Some of the alternate materials that can be used in the buildings to reduce their weight of the buildings are as follows.

  • Concrete is the obvious choice for material construction due to cost economics compared to structural steel. But concrete building poses another set of challenges in high seismic zones due to higher self-weight. Hence, all the engineering efforts shall be channelised towards reducing the overall weight.
  • Structural Steel, on the other hand, is costlier than concrete and hence shall be used where the construction schedule is very challenging. In addition, steel structures in areas subjected to fire or in highly corrosive environments need special protective coating, increasing cost and completion time.
  • External Brick Masonry walls can be replaced with AAC Blocks, and Internal Brick Masonry walls can be replaced with either AAC blocks or Drywall partitions. This will help in the reduction of Lump-mass, reduction in Seismic shear and, thereby, reduction in column and beam sizes
  • Use integral water-proofing compound in fresh concrete for roof elements, Sunshades, and basement structures.
  • Use of modular toilet blocks instead of conventional brick-wall partitioned toilets.
  • Conventional concrete or brick masonry storm water drains can be replaced with “Pre-cast” drains.

Energy Efficiency: Incorporating energy-efficient systems into a building can help reduce long-term operating costs. Natural lighting, high-efficiency heating and cooling systems, and insulation can significantly reduce energy consumption and costs. Installing rooftop solar plants is an added advantage for lowering energy costs. The use of high SRI index roof sheeting will result in more heat reflection, Less heat absorption, Reduction in inside temperature by 3 to 5 Deg and Saving in HVAC recurring load and cost.

Modular Construction: Prefabrication and modular construction techniques can help reduce labour and construction costs. These methods involve manufacturing pre-fabricated components off-site, which are assembled on-site, reducing construction time and labour costs. Prefabricated concrete panels, for example, can be manufactured off-site and quickly made on-site, reducing construction time and labour costs.

Effective Project Planning and Management: Proper project planning and management can help reduce construction project costs. This involves creating a detailed project schedule and monitoring progress to identify potential cost overruns and delays. Proactively addressing issues can prevent costly mistakes and ensure the project is completed on time and within budget.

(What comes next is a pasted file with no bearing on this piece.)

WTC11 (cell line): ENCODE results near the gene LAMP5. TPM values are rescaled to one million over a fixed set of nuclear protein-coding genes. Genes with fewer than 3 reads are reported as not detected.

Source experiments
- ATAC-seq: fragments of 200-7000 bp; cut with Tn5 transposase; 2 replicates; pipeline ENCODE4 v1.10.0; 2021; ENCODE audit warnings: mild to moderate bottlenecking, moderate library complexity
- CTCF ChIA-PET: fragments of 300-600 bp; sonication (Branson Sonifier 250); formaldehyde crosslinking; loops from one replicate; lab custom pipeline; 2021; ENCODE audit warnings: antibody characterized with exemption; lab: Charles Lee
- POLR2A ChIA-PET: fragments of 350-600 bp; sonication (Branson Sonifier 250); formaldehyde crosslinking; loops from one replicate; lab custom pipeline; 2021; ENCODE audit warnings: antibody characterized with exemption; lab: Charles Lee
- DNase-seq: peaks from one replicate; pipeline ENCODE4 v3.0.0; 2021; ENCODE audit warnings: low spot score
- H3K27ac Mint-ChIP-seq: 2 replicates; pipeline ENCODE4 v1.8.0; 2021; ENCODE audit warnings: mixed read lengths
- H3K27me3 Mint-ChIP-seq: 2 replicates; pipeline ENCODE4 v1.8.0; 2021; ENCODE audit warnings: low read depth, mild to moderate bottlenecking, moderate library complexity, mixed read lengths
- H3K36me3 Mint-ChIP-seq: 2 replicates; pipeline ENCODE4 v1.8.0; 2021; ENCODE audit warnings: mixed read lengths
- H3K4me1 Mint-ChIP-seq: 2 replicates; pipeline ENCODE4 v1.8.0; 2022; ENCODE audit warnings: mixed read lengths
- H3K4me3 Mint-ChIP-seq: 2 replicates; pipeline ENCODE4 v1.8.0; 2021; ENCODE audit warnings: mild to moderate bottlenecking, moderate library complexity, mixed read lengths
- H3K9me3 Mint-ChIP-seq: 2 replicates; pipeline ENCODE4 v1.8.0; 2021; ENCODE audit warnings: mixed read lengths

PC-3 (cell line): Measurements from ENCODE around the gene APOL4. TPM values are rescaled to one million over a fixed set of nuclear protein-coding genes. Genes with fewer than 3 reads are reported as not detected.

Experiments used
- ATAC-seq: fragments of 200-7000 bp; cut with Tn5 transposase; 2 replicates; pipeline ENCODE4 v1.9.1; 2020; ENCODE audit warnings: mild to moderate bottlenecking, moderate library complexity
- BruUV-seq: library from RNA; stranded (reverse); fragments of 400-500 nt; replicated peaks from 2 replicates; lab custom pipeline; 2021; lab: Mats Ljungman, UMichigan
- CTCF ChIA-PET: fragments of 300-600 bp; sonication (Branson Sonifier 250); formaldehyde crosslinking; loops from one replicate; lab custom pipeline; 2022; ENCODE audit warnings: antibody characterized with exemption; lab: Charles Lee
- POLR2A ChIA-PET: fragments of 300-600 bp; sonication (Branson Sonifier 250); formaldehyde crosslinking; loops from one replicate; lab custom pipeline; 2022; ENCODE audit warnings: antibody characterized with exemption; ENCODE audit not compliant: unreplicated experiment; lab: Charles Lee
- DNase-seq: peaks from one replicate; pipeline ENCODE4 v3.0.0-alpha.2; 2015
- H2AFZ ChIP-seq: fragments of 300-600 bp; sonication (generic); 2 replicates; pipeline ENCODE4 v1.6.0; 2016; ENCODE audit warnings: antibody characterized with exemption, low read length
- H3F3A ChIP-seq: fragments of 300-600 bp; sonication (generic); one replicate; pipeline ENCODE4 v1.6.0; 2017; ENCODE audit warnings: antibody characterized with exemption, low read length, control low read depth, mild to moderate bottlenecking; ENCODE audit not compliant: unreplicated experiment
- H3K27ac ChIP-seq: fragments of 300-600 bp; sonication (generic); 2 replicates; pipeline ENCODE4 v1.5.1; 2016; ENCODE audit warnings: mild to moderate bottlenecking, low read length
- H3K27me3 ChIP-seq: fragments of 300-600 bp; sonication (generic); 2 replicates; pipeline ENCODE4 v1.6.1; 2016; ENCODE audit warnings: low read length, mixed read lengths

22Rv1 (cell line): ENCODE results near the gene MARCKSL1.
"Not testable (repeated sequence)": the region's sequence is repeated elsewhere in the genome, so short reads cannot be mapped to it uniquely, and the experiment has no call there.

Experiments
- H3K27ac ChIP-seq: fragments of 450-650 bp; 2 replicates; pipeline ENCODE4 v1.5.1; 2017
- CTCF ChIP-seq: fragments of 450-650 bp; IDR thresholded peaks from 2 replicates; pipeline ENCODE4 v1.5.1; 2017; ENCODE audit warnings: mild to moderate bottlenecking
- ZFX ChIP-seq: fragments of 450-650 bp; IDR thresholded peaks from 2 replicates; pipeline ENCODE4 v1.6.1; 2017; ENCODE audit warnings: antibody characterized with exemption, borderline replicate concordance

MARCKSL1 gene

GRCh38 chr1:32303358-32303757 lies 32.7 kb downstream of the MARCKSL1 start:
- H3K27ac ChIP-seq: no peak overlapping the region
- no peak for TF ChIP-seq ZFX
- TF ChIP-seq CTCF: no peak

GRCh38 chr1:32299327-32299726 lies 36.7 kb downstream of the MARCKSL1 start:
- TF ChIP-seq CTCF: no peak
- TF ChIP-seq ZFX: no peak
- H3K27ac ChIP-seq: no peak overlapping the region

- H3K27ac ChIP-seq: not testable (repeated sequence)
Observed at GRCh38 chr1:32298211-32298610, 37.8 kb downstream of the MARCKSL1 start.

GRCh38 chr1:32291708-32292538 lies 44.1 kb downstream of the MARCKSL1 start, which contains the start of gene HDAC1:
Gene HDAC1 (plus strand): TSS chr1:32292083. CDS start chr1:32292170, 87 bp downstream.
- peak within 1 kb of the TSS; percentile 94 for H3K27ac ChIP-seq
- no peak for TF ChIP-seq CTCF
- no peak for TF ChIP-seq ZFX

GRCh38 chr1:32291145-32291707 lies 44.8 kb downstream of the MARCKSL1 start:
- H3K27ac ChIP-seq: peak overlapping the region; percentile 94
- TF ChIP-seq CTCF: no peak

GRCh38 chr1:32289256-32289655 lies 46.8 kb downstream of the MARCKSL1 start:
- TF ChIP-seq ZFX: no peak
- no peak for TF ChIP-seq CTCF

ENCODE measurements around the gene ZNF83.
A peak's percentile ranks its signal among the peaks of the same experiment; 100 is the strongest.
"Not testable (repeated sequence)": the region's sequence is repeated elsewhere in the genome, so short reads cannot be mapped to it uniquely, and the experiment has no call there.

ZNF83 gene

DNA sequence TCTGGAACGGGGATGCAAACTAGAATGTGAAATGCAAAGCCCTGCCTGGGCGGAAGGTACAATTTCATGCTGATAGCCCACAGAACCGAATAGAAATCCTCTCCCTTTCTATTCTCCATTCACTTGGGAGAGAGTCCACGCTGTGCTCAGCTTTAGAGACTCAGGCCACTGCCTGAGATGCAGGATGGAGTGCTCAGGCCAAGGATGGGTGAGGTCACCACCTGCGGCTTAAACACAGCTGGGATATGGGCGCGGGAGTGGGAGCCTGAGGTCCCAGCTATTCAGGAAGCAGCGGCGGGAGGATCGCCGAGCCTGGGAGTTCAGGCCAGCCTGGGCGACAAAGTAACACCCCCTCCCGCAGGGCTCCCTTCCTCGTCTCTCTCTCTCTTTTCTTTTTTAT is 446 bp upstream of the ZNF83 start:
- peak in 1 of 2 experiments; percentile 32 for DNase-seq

Digitising the complete workflow from design to procurement, fabrication, construction, supervision and quality control using digital tools can have better control of the activities and material flow, resulting in improved economics of project execution.

Prioritising Sustainability: Incorporating sustainable practices into a building’s design and construction can help to reduce long-term operating costs and minimise its environmental impact. This can include using renewable energy sources, reducing waste, and incorporating green spaces into the building design. Incorporating sustainable practices, such as using recycled materials, reducing waste, and maximising energy efficiency, can lower the long-term operating costs of the building and reduce its environmental impact.



Engineering cost optimisation of concrete and structural buildings is essential for ensuring the sustainability and financial feasibility of construction projects. By carefully selecting materials, using prefabrication and modular construction techniques, effective project planning and management, and prioritising sustainability, adopting digitisation engineering systems, engineers can create efficient and cost-effective buildings that meet the needs of their users while minimising their impact on the environment. By implementing these strategies, construction projects can be made more affordable, sustainable, and financially viable.